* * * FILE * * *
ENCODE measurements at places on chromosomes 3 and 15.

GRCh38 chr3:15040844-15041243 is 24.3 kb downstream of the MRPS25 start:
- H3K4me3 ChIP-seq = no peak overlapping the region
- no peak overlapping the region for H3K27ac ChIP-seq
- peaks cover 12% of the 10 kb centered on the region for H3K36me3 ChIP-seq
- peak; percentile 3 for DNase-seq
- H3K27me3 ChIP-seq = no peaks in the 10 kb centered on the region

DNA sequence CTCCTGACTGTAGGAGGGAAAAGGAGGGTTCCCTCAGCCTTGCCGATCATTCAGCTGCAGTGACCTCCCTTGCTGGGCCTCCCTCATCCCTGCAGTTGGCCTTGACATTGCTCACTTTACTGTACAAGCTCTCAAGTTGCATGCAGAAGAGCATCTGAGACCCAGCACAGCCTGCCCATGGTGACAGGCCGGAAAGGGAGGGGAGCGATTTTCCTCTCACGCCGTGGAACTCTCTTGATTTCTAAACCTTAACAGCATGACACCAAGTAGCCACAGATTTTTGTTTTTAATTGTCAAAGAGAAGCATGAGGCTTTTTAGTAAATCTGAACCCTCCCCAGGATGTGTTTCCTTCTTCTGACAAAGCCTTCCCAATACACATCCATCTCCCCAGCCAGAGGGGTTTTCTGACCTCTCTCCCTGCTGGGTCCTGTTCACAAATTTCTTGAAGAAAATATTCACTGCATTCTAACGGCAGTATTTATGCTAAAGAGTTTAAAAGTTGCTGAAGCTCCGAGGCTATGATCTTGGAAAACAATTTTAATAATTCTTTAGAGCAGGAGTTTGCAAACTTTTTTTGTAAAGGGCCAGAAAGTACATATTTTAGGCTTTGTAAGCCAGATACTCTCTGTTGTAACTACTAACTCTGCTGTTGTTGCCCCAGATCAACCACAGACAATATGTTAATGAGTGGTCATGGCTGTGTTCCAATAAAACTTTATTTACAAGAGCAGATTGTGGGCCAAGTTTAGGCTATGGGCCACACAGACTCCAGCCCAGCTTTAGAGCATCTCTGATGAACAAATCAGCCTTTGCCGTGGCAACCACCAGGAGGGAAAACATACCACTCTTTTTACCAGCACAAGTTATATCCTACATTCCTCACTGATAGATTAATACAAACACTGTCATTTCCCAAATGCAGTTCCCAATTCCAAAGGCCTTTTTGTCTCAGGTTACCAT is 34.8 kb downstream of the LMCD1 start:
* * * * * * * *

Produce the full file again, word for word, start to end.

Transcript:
ENCODE measurements at places on chromosomes 3 and 15.

GRCh38 chr3:15040844-15041243 is 24.3 kb downstream of the MRPS25 start:
- H3K4me3 ChIP-seq = no peak overlapping the region
- no peak overlapping the region for H3K27ac ChIP-seq
- peaks cover 12% of the 10 kb centered on the region for H3K36me3 ChIP-seq
- peak; percentile 3 for DNase-seq
- H3K27me3 ChIP-seq = no peaks in the 10 kb centered on the region

DNA sequence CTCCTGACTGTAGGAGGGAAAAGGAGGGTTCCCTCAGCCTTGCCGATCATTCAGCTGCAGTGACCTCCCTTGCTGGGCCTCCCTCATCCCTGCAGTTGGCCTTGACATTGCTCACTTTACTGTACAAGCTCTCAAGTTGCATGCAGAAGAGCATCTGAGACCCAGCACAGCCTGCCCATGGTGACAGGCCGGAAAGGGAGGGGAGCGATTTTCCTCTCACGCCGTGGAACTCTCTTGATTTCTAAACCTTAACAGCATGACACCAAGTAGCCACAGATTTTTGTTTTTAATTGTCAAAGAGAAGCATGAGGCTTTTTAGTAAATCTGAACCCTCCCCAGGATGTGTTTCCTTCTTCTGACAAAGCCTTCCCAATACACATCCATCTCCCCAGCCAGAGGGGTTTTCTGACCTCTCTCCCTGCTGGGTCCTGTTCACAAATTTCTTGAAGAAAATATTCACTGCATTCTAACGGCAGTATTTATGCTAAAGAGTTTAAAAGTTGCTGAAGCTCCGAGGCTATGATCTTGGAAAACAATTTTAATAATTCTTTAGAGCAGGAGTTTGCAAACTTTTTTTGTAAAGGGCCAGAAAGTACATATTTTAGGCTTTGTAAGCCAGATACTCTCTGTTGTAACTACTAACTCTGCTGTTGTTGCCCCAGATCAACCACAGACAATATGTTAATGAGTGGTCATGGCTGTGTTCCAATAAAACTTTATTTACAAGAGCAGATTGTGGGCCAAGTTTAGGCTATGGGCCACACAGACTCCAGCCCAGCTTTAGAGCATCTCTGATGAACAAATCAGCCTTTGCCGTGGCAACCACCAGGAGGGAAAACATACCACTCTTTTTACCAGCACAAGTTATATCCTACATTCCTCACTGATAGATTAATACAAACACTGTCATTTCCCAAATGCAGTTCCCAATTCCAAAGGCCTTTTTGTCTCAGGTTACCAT is 34.8 kb downstream of the LMCD1 start: